Figure thumbnail gr1
      Figure 1Graphic scheme of the hypothesis presented in this paper. In healthy skin (middle), the aryl hydrocarbon receptor (AHR) is constitutively active, and canonical and non-canonical-mediated signaling processes are tightly balanced. In xenobiotic AHR ligand–exposed skin (left), canonical AHR:aryl hydrocarbon receptor nuclear translocator (ARNT) signaling may become dominant and lead to a set of adverse effects as indicated in the figure. In inflamed skin (right), high levels of non-canonical AHR-partner molecules are expressed, unbalancing AHR signaling toward non-canonical inflammatory (NCI) AHR:NCI target genes, resulting in different adverse effects. Balance can be restored by AHR antagonists or agonist, respectively. Possible non-canonical inflammatory AHR-partner molecules, such as NF-κB, have been described in the literature; for details see text. The dendritic cell shown in the epidermal compartment should symbolize the variety of skin-resident immune cells.
      In healthy skin, AHR signaling driven by endogenous ligands, such as FICZ, contributes to keratinocyte differentiation, skin barrier function, and skin pigmentation (
      • Wei Y.D.
      • Bergander L.
      • Rannug U.
      • et al.
      Regulation of CYP1A1 transcription via the metabolism of the tryptophan-derived 6-formylindolo[3,2-b]carbazole.
      ;
      • Wincent E.
      • Amini N.
      • Luecke S.
      • et al.
      The suggested physiologic aryl hydrocarbon receptor activator and cytochrome P4501 substrate 6-formylindolo[3,2-b]carbazole is present in humans.
      ;
      • van den Bogaard E.
      • Podolsky M.
      • Smits J.
      • et al.
      Genetic and pharmacological analysis identifies a physiological role for the AHR in epidermal differentiation.
      ). Exposure to environmental toxicants—which often are not or only slowly degraded––may persistently activate the AHR and thereby disturb this fine-tuned system, leading to the generation of reactive phase-I metabolites, the generation of ROS, and dysregulation of proteins involved in cell division, differentiation, migration, and apoptosis. Depending on the capacity of respective downstream control or scavenging mechanisms, this may lead to metabolic activation of pre-carcinogens, ECM degradation, inflammation, and anti-apoptosis and thus ultimately to skin cancer development and extrinsic skin aging. According to our model (Figure 1), a transient AHR inhibition is thus clearly desirable, when environmental pollutants or UV exposure threatens skin integrity. To this end, we have developed a novel transiently acting AHR antagonist E/Z-2-benzylidene-5,6-dimethoxy-3,3-dimethylindan-1-one (BDDI), which is approved for topical application to human skin as a cosmetic ingredient, and shown that BDDI treatment of defined skin areas blocks AHR-dependent signaling (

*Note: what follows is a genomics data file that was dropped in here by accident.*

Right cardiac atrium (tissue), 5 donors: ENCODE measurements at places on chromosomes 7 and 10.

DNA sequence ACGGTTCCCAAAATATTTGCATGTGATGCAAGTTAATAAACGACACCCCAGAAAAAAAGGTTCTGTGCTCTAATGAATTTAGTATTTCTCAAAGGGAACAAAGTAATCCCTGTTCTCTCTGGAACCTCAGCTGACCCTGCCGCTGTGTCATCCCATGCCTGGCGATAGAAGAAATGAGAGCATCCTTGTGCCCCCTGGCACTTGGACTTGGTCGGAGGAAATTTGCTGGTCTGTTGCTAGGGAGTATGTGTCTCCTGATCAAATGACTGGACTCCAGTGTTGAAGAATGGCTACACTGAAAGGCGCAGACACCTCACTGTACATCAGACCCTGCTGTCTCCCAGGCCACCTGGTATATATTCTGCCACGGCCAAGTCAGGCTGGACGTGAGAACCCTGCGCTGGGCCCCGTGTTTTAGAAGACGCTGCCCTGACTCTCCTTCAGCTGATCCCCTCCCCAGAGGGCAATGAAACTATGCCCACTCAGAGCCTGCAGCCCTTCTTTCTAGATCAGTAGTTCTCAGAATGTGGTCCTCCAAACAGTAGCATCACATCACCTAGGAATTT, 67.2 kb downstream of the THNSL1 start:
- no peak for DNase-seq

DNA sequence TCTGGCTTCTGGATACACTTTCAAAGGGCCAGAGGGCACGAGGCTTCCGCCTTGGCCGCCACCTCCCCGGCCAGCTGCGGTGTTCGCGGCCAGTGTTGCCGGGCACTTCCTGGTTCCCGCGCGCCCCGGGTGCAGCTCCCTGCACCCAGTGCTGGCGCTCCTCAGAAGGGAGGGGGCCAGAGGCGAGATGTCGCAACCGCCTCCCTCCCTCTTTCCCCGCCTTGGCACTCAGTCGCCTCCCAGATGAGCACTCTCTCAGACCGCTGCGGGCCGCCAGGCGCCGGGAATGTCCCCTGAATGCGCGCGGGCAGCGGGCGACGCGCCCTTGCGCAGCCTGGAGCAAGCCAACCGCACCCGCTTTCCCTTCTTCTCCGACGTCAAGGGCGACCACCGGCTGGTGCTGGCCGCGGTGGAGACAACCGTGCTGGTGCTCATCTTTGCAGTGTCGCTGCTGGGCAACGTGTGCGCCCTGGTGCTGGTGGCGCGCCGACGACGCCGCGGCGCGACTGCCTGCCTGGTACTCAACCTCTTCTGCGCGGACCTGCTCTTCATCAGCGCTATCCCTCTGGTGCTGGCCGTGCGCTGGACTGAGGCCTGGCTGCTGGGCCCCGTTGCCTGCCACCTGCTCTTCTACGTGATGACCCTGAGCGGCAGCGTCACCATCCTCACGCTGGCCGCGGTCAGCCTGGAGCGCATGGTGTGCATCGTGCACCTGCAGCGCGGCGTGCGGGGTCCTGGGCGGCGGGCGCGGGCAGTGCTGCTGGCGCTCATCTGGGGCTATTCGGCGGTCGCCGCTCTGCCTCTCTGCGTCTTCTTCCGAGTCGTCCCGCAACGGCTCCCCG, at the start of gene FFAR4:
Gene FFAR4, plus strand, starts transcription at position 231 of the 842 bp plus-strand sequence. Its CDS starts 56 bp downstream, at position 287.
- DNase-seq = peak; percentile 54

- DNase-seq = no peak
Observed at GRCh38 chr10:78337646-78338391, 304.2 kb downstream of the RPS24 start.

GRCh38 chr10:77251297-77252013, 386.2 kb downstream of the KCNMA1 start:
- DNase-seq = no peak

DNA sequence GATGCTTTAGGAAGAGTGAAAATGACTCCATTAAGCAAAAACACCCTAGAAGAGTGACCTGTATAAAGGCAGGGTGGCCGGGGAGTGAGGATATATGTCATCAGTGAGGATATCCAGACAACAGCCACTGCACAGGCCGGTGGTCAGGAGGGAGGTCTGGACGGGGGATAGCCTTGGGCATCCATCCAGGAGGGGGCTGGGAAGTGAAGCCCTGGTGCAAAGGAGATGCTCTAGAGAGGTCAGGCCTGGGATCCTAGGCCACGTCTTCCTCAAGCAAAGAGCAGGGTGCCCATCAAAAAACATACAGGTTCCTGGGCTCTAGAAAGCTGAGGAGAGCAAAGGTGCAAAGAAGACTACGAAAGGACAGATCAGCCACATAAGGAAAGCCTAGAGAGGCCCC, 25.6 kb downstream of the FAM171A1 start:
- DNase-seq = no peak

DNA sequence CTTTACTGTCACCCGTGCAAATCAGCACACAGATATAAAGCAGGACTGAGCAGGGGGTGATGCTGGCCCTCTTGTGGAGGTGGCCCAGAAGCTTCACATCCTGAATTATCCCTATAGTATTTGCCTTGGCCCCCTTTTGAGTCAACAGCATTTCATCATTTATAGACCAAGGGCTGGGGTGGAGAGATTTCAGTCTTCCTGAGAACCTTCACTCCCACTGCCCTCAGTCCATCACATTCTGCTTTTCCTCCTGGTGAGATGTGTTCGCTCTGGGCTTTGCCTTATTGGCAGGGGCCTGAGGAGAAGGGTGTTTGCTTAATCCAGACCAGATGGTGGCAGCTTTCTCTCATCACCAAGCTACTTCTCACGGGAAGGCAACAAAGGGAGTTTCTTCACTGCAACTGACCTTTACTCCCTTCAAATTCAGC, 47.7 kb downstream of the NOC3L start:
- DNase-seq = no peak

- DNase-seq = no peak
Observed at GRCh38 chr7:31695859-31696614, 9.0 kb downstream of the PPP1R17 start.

• Tigges J.
      • Haarmann-Stemmann T.
      • Vogel C.F.
      • et al.
      The new aryl hydrocarbon receptor antagonist E/Z-2-benzylindene-5,6-dimethoxy-3,3-dimethylindan-1-one protects against UVB-induced signal transduction.
      ).
      The scenario described above, however, is in contrast to the one present in chronically inflamed skin, such as AD, psoriasis, and possibly vitiligo. In chronically inflamed skin, AHR expression appears to be aberrantly induced (
      • Kim H.O.
      • Kim J.H.
      • Chung B.Y.
      • et al.
      Increased expression of the aryl hydrocarbon receptor in patients with chronic inflammatory skin diseases.
      ), probably via pro-inflammatory transcription factors, such as NF-κB and STAT-3 (
      • Stobbe-Maicherski N.
      • Wolff S.
      • Wolff C.
      • et al.
      The interleukin-6-type cytokine oncostatin M induces aryl hydrocarbon receptor expression in a STAT3-dependent manner in human HepG2 hepatoma cells.
      ;
      • Vogel C.F.
      • Khan E.M.
      • Leung P.S.
      • et al.
      Cross-talk between aryl hydrocarbon receptor and the inflammatory response: a role for nuclear factor-kappaB.
      ). This may lead to silencing or outcompeting of canonical AHR signaling and consequently to alterations of the gene expression profile in the skin. At the same time, the chronic inflammatory state might enforce non-canonical AHR signaling pathways (e.g., by AHR binding to NF-κB, c-maf, and STATs), which would change the production of cytokines or growth factors in the skin (